Litter is “Trashing” the Environment
Nearly 80 percent of the litter found in our creeks and the Bay is washed, blown or dumped there from land!
One piece of litter can end up miles from where it is thrown on a suburban street, polluting our creeks and causing a threat to wildlife.
How Litter Can Kill
- Six-pack rings, rope, and discarded fishing line can wrap around fins, flippers and limbs of fish and other animals in the water.
- Plastic bags, deflated balloons or other items can be mistaken for food and swallowed, blocking an animal’s digestive tract.
- Chemicals found in plastics and other litter can leach into the water, polluting it further.
- Illegally dumped trash can create flooding and erosion hazards, putting people and property in flood zones at a higher risk.
- Illegally dumped tires and other trash can collect standing water, which creates a breeding zone for disease-carrying mosquitoes.
Sources of litter
The primary sources of litter are: pedestrians, motorists, trucks with uncovered loads, incorrect household trash handling and its placement at the curb, loading docks, and construction sites.
You Can Make a Difference
- If you see litter, pick it up and put it in a trash can. Even a cigarette butt thrown on a city street can flow through a storm drain into a local creek or directly out to the Bay.
- Keep garbage and recycling cans tightly covered to prevent litter from being blown away or scattered by foraging animals.
- Putting trash on or next to an overflowing trashcan is the same thing as littering; if there’s no room for your trash, take it with you until you can find a trashcan with room.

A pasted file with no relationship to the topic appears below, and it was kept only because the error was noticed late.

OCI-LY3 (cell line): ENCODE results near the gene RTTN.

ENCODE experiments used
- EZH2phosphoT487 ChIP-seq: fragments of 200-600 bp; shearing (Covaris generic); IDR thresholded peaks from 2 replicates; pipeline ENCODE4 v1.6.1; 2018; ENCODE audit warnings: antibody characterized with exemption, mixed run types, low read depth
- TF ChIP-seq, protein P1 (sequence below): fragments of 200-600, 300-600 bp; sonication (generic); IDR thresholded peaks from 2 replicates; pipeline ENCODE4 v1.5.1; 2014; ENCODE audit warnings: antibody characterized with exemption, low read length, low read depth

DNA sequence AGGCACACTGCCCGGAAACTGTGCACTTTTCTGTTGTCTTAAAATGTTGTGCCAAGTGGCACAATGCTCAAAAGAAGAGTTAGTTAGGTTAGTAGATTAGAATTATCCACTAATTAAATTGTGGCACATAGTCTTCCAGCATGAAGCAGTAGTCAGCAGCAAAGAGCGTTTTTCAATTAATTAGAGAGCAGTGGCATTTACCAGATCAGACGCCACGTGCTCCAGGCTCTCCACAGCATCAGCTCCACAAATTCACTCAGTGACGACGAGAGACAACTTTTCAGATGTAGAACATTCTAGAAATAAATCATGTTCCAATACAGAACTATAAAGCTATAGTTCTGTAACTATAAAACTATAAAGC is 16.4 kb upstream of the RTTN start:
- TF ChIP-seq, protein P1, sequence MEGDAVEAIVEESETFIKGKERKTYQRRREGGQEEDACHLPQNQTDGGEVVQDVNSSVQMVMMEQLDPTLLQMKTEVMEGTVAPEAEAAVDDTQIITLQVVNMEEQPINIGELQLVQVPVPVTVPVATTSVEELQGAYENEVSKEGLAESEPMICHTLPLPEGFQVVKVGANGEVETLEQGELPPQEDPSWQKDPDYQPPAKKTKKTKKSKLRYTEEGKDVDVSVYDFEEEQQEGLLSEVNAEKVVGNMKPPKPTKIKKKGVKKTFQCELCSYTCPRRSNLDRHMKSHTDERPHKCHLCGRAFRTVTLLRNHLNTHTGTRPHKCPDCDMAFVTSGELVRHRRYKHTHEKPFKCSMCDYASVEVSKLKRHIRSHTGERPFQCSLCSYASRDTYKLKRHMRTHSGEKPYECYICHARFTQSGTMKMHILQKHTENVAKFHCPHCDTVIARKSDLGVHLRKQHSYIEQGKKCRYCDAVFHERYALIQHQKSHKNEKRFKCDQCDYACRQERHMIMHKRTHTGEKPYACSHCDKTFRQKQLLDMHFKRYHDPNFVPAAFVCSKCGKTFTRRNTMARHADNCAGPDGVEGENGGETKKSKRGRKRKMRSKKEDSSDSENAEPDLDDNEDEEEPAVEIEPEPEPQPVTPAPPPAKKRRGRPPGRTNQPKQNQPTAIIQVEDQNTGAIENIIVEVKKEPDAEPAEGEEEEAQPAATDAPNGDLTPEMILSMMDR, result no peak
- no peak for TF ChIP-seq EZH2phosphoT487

- Dispose of pet waste in the garbage.
- Dispose of cigarette butts properly.
- Always bring a bag for your trash when picnicking, hiking, or camping.
- Keep a trash bag in the car. Collect all trash and dispose of it properly.
- When hauling materials by truck, enclose your loads or cover with a tarp to prevent anything from falling or blowing off the back.
- Use reusable bags, bottles, mugs and other items to reduce what you need to throw away.
- If you own a business, check your dumpster on a regular basis and protect it from illegal dumping.
- Visit Earth911.org to find out where to dispose of or donate large household items such as furniture and appliances.
- Participate in a cleanup event for National River Cleanup Day in May, and Coastal Cleanup Day in September.
- Contact your local city to find out how you can participate in cleanup programs, or Like us and visit our Facebook page for announcements.
- Volunteer for cleanup events or adopt a beach with Save Our Shores.
- Report littering from motor vehicles in Monterey County: www.keepmontereycountyclean.org
- Report illegal dumping and littered sites in Santa Cruz County: call 24-hour dispatch at (831) 477-3999 or at www.stopdumping.us